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Shane Decker: Basic Training

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Waiting for the holidays to save your bacon ? again? It’s doesn’t have to be this way, says Shane Decker.

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Basic Training

Ah, the holidays. Friendly faces, familiar music, colorful lights, and those oh-so-amazing sales receipts that accumulate faster than snowflakes on an Indiana road! It seems that all you have to do is hand out jewelry, and your customers will hand you the money. And therein lies the problem.

Too many jewelers rely on the fourth quarter of each year to bail them out of their financial woes. They worry and fret all year long, breathe a huge sigh of relief on December 25, and then the pattern starts all over again. It doesn’t have to be that way. You can bolster sales year-round and lower your stress load tremendously if you just commit to getting “back to basics.” Starting in January, implement the following techniques, and watch as the first eleven months of the year become more fun than you had ever dreamed:

THANK-YOU NOTES

Once the sale is closed, most salespeople move on to their next target. But taking a few minutes to send your customer a personal thank-you note can pay huge dividends down the road. Simply ask your customer after the sale if you can send them a note. If they say yes, and you follow through, they are very likely to return the next time they need jewelry.

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REPAIR FOLLOW-UP CALLS

Make a habit of calling every repair customer one week after they’ve picked up their item. Let them know you just want to be sure their ring fits okay, or their watch is running smoothly, etc. Don’t sell them … you’ll ruin the impression. Instead, just let them know you care, and get your name in front of them with no hidden agenda. They will be blown away that you simply called to make sure they were satisfied.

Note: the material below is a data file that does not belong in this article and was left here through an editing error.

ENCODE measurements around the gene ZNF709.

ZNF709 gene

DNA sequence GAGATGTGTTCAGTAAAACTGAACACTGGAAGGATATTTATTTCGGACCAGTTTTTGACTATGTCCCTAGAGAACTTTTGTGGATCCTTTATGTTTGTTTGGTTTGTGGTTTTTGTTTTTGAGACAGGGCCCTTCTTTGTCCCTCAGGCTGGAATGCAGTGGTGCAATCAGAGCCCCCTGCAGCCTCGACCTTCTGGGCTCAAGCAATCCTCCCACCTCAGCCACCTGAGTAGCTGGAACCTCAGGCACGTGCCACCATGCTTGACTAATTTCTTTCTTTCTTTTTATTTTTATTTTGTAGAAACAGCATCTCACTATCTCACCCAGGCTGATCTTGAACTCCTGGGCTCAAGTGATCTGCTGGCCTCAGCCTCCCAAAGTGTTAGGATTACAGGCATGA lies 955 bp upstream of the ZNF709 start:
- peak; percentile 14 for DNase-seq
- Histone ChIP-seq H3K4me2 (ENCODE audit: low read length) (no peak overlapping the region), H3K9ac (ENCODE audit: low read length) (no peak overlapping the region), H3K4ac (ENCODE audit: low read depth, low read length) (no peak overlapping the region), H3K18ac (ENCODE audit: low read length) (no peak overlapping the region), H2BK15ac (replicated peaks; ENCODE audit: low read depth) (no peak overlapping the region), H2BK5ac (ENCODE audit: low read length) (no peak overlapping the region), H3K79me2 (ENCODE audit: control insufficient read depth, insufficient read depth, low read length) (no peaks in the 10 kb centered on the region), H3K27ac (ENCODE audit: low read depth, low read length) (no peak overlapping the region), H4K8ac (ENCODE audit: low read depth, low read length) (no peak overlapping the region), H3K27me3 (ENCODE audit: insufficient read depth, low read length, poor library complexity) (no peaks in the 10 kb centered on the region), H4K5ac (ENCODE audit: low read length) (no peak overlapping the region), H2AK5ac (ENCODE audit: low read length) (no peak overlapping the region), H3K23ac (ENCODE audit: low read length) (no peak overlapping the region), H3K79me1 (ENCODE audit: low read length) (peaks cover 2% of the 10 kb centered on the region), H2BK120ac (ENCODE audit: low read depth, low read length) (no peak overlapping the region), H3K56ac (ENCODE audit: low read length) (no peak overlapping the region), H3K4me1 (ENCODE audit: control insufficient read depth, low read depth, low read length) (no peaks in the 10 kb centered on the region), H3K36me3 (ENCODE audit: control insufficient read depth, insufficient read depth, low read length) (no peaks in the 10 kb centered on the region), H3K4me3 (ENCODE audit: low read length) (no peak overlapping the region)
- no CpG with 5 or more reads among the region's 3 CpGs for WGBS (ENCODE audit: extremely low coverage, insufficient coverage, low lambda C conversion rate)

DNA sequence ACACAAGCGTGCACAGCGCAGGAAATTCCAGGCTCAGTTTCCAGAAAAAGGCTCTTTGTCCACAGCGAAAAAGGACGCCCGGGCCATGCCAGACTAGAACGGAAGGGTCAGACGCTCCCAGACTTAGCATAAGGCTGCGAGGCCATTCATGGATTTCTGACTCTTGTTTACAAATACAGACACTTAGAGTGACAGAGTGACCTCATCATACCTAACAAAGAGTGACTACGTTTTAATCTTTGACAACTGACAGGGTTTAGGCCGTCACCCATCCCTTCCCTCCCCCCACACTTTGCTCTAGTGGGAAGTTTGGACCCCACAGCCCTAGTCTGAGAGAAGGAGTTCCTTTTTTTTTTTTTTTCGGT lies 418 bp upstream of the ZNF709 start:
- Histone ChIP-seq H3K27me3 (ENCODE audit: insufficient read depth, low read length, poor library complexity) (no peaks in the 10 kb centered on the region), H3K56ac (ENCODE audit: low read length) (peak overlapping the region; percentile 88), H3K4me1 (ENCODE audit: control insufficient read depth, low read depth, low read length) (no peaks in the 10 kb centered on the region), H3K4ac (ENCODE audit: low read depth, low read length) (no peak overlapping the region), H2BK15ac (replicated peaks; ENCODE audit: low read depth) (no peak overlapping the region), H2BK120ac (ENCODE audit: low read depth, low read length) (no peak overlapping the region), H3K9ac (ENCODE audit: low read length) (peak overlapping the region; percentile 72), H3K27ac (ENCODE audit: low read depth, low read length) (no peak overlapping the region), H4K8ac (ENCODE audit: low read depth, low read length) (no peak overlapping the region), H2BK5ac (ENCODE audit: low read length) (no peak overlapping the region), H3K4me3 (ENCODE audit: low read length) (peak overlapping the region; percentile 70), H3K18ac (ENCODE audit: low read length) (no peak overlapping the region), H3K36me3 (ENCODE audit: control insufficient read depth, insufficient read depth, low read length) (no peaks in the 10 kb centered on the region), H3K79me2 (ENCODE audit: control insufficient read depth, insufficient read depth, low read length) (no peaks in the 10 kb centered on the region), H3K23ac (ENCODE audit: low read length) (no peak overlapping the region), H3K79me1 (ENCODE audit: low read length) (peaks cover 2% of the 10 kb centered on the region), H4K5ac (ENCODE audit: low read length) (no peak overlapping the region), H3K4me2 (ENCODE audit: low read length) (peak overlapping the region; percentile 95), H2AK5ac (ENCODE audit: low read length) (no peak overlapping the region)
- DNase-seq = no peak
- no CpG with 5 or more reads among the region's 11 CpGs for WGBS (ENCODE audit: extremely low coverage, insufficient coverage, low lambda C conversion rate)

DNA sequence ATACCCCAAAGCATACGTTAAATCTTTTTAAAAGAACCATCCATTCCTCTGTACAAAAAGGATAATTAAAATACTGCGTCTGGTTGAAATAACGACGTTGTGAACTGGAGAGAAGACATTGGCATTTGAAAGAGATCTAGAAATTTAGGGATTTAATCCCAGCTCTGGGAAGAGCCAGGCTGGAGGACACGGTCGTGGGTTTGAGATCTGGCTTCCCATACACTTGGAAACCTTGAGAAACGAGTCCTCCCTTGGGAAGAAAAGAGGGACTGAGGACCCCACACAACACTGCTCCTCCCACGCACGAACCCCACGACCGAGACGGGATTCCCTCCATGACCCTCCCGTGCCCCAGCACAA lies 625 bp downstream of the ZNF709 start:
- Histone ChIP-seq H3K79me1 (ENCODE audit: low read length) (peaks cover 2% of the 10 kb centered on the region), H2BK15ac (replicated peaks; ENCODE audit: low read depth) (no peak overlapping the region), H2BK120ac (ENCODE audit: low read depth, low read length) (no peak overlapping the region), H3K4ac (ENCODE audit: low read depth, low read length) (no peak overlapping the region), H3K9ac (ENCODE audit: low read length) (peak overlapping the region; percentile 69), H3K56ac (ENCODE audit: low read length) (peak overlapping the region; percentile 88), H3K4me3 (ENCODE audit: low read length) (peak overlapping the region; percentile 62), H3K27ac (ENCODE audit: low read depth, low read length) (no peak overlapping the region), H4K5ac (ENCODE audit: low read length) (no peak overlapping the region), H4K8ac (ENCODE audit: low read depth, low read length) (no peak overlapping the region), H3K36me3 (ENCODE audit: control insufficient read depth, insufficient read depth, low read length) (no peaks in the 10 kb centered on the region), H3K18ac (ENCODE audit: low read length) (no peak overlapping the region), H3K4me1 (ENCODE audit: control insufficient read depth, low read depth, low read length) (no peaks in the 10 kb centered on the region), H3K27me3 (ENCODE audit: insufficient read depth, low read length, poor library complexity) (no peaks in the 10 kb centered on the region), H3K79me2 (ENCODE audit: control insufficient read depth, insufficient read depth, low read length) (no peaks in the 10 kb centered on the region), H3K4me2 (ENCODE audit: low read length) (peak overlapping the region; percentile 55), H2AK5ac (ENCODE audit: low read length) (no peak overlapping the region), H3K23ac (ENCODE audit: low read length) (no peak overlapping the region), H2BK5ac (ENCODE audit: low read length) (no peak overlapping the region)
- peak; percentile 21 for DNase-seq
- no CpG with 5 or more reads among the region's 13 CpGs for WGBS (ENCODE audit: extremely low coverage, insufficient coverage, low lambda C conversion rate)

SIX-MONTH FOLLOW-UP CALLS

For every retail sale, call the customer six months later to ask whether they’ve been in to have their item checked. Let them know you’d like to make sure their diamond is tight, and that you’d like to clean and polish their jewelry. Oh, and everything is free, of course. Don’t forget to ask them when they can come in, and make an appointment to get them back in your store.

HOLIDAY CARDS

Make sure to send the appropriate holiday card (Christmas or Hanukkah) to your customers on December 1st each year. The best way to accomplish this is to write a few every week of the year, then put them in a box. By year’s end, you’ll be able to mail them out without huge demands on your time. Personal touches like this improve customer loyalty tenfold.

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CLIENT BOOK

One of the least utilized but most effective tools in the trade is the client book. These allow you to store anniversary dates and other information on each customer. Enter each purchase and special occasion by date and last name. After several months of building this habit, you will discover that the entire year is full of opportunities for setting appointments with customers … even January!

Why settle for less than your true sales potential? Why live with the stress? Going the extra mile for your customers by getting back to basics keeps you and your team accountable, helps set up appointments, and catapults your closing ratio to awesome new heights!

Shane Decker has provided sales training for more than 3,000 stores worldwide. Contact him at (317) 535-8676 or at ex-sell-ence.com.

This story is from the December 2003 edition of INSTORE.

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Wilkerson Testimonials

Why This Fourth-Generation Jeweler Chose Wilkerson for a Very Special Sale

Parian & Sons of Franklin Lakes, NJ was founded in the early part of the 20th century. But even stores that have successfully made it through the Great Depression, a World War and the Woodstock Generation must come to an end. With no family wanting to continue the tradition, the time was right for Glenn Parian and his wife, Maria, to retire. And what better way to do so than by hiring Wilkerson to help with the store’s liquidation sale. As Glenn puts it, with his credit card machine humming to the tune of up to 200 transactions a day, he couldn’t have done it without Wilkerson. “This is what they do,” he says. “This is what they do for everybody.”

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